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Re: [Xen-devel] Xen HPET improvement proposal

>>> Andrew Cooper <andrew.cooper3@xxxxxxxxxx> 10/25/13 2:22 PM >>>
>The root problems with the current situation are twofold.  Xen runs the
>action handler for all IRQs with interrupts enabled and having already
>been acknowledged at the LAPIC.

In a subset of cases. And as pointed out before this early ack-ing is
very likely wrong in the HPET case.

>Independently of the HPET issues themselves, I have identified a race
>condition in the mwait-idle routines where a cpu which is preparing to
>sleep can arrange for another cpu to wake it up, and have that other cpu
>wake it up before it has enabled its mwait trigger, meaning that it will
>idle for an arbitrary length of time in mwait.  Realistically, the cpu
>will be woken up by the time calibration rendezvous once a second, and
>possibly by the watchdog NMI every half second.

Which is an awfully long period of time... Looking forward to see
further details on this.

>For the new mechanism, I propose that HPET interrupts get a
>direct_apic_vector and completely bypass the IRQ mechanism.  This gives
>the HPET interrupts guaranteed higher priority than all guest
>interrupts.  When a cpu wishes to idle, tries to find an HPET.  If there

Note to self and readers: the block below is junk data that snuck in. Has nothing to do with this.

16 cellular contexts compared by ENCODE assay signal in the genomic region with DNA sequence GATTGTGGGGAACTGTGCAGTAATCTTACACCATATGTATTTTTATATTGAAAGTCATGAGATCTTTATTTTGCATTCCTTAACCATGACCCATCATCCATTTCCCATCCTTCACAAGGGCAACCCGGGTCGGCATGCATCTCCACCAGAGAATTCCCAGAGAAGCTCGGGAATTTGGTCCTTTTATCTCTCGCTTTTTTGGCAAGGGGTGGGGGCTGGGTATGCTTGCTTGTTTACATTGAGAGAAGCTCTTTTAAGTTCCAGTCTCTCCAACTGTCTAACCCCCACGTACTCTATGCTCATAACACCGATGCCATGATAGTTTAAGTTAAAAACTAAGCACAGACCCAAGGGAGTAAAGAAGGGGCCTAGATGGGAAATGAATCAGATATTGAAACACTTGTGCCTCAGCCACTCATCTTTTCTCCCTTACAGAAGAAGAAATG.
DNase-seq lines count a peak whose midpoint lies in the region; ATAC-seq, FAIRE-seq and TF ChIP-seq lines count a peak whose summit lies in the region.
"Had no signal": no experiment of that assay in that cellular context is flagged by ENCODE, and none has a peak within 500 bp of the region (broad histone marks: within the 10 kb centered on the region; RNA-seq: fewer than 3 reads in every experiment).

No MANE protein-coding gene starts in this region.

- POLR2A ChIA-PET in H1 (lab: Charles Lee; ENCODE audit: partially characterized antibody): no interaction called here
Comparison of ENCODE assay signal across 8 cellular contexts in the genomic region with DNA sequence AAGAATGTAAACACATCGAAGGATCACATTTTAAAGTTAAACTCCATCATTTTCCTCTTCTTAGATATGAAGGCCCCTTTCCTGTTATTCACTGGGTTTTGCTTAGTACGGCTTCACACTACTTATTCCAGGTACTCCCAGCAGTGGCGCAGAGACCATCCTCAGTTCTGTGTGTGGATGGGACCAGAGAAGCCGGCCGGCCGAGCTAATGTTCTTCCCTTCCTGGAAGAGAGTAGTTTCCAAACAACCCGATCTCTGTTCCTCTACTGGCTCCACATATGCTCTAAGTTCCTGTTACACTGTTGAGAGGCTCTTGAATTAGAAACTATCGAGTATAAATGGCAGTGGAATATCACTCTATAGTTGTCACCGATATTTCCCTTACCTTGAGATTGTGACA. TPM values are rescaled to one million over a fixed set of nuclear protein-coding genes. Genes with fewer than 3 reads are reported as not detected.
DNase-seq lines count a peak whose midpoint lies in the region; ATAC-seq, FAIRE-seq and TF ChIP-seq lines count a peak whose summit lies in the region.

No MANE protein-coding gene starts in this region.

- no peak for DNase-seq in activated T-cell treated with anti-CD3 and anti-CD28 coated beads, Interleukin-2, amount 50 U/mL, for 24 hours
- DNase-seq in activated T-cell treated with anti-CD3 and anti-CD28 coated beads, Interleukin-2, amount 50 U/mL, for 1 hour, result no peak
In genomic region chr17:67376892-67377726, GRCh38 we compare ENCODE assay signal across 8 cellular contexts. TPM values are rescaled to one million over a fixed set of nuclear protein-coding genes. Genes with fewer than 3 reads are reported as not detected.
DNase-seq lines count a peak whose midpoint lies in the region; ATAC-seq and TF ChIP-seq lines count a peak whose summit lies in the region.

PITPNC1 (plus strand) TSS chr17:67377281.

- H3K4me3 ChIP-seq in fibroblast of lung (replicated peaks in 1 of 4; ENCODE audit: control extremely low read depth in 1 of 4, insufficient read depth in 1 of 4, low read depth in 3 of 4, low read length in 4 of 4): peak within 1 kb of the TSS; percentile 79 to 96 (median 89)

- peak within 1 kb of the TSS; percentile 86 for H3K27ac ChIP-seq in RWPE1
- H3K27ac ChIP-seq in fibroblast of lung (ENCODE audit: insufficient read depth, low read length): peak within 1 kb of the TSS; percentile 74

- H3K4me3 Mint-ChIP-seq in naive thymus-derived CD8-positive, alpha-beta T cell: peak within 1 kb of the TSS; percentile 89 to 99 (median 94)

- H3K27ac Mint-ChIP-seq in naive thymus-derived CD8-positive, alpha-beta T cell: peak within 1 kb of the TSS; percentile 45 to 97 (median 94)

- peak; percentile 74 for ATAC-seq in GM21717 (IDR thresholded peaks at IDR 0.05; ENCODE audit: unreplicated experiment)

>is a free HPET, the cpu becomes the owner of the HPET.  It sets the HPET
>up to interrupt itself at some point in the future and goes to sleep.

I agree - it should have been done this way from the beginning.

>If there is not a free HPET, a cpu will need to share with another cpu. 
>If this cpu can find another HPET which will fire at an appropriate
>time, the cpu can merely ask for it to be woken up by the HPET owner
>when the owner wakes up.  If all the HPETs are programmed to fire a
>sufficient time into the future, one needs to be shortened.  The cpu
>should choose the soonest HPET, add itself to the owner's list of other
>pcpus to wake, and reprogram the HPET to fire sooner.  It should not
>reprogram the HPET to point to itself.

I think blindly looking for the one with the closest wakeup is not ideal:
For one, on huge systems this requires you to scan through too many
other CPUs. And taking NUMA aspects into consideration here would
seem at the very least desirable too (i.e. prefer sharing with a CPU
close to the one looking for a "partner").

>The final requirement makes it far far easier to validate the
>correctness of the correctness of the fix, and in particular that
>interrupts are arriving at the expected cpu.  Given a validated solution
>proved to work, it might be possible to relax the requirement, so long
>as a reasonable solution to waking up the original owner is found (and I
>can't offhand think of a neat way of doing this, as ownership could move
>around arbitrarily).

Perhaps if this ownership change would be restricted (in that only the
owner itself can transfer [or give up] ownership), there wouldn't be
much of a problem: Since it's always the owner that gets woken, it would
simply need to re-establish a suitable new timeout. Once it's the owner's
turn, it would transfer ownership (or mark the channel unowned). Since
the interrupts wouldn't be subject to (normal) IRQ migration anymore,
there shouldn't then also be any false wakeups (which otherwise could
introduce races).


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